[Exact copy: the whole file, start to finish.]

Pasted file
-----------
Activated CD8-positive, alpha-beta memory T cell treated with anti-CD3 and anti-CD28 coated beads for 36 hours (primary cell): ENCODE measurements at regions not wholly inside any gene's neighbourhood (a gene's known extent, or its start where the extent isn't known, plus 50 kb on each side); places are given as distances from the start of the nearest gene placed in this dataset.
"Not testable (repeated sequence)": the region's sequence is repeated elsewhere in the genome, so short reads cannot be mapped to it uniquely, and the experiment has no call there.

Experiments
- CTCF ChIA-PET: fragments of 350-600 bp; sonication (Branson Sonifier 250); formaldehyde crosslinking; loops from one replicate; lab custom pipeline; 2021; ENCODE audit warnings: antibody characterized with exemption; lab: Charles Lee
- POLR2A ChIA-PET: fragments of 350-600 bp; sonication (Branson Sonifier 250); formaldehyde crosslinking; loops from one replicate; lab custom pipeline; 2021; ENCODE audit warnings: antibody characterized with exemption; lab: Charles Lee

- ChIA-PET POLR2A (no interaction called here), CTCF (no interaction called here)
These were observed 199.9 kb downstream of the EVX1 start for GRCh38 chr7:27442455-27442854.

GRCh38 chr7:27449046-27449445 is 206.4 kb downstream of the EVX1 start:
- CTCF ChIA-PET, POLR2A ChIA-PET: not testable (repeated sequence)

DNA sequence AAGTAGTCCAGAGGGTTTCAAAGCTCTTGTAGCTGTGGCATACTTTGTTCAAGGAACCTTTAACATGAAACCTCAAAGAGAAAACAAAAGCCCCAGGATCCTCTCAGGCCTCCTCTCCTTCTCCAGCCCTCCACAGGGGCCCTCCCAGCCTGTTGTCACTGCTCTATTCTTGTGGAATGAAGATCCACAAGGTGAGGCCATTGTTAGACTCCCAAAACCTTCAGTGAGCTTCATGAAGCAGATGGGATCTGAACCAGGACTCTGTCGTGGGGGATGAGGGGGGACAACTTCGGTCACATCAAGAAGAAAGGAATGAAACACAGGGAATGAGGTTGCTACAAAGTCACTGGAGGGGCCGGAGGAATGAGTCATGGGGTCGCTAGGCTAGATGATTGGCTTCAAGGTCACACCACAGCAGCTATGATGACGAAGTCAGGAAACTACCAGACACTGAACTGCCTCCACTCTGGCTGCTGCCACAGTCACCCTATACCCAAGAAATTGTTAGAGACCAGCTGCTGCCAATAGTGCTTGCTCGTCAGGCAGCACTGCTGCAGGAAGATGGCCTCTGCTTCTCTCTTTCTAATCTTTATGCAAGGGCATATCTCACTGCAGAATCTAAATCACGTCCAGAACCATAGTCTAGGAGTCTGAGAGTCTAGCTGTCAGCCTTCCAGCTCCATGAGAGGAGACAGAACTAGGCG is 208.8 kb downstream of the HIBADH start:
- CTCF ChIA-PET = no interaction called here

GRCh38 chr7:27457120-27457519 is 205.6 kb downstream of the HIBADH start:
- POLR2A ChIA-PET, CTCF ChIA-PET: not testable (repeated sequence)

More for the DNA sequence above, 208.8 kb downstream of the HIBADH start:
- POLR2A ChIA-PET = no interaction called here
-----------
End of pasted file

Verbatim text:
Activated CD8-positive, alpha-beta memory T cell treated with anti-CD3 and anti-CD28 coated beads for 36 hours (primary cell): ENCODE measurements at regions not wholly inside any gene's neighbourhood (a gene's known extent, or its start where the extent isn't known, plus 50 kb on each side); places are given as distances from the start of the nearest gene placed in this dataset.
"Not testable (repeated sequence)": the region's sequence is repeated elsewhere in the genome, so short reads cannot be mapped to it uniquely, and the experiment has no call there.

Experiments
- CTCF ChIA-PET: fragments of 350-600 bp; sonication (Branson Sonifier 250); formaldehyde crosslinking; loops from one replicate; lab custom pipeline; 2021; ENCODE audit warnings: antibody characterized with exemption; lab: Charles Lee
- POLR2A ChIA-PET: fragments of 350-600 bp; sonication (Branson Sonifier 250); formaldehyde crosslinking; loops from one replicate; lab custom pipeline; 2021; ENCODE audit warnings: antibody characterized with exemption; lab: Charles Lee

- ChIA-PET POLR2A (no interaction called here), CTCF (no interaction called here)
These were observed 199.9 kb downstream of the EVX1 start for GRCh38 chr7:27442455-27442854.

GRCh38 chr7:27449046-27449445 is 206.4 kb downstream of the EVX1 start:
- CTCF ChIA-PET, POLR2A ChIA-PET: not testable (repeated sequence)

DNA sequence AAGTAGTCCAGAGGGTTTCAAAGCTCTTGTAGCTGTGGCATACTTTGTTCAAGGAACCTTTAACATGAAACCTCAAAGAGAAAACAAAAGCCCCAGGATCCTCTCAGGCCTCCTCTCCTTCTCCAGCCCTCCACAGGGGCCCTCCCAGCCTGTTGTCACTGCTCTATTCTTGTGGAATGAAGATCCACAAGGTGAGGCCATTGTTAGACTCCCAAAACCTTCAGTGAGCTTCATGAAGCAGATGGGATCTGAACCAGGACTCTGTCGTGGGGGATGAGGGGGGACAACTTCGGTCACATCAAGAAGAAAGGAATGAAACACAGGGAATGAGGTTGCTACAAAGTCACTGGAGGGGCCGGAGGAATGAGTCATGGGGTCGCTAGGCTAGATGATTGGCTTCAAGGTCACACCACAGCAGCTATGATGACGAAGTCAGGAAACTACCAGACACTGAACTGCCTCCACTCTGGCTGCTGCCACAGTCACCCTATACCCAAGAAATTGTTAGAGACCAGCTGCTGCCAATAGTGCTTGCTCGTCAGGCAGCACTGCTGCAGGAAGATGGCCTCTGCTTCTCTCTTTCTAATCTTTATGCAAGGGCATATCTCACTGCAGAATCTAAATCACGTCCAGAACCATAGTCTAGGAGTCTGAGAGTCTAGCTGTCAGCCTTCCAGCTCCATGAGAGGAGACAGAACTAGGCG is 208.8 kb downstream of the HIBADH start:
- CTCF ChIA-PET = no interaction called here

GRCh38 chr7:27457120-27457519 is 205.6 kb downstream of the HIBADH start:
- POLR2A ChIA-PET, CTCF ChIA-PET: not testable (repeated sequence)

More for the DNA sequence above, 208.8 kb downstream of the HIBADH start:
- POLR2A ChIA-PET = no interaction called here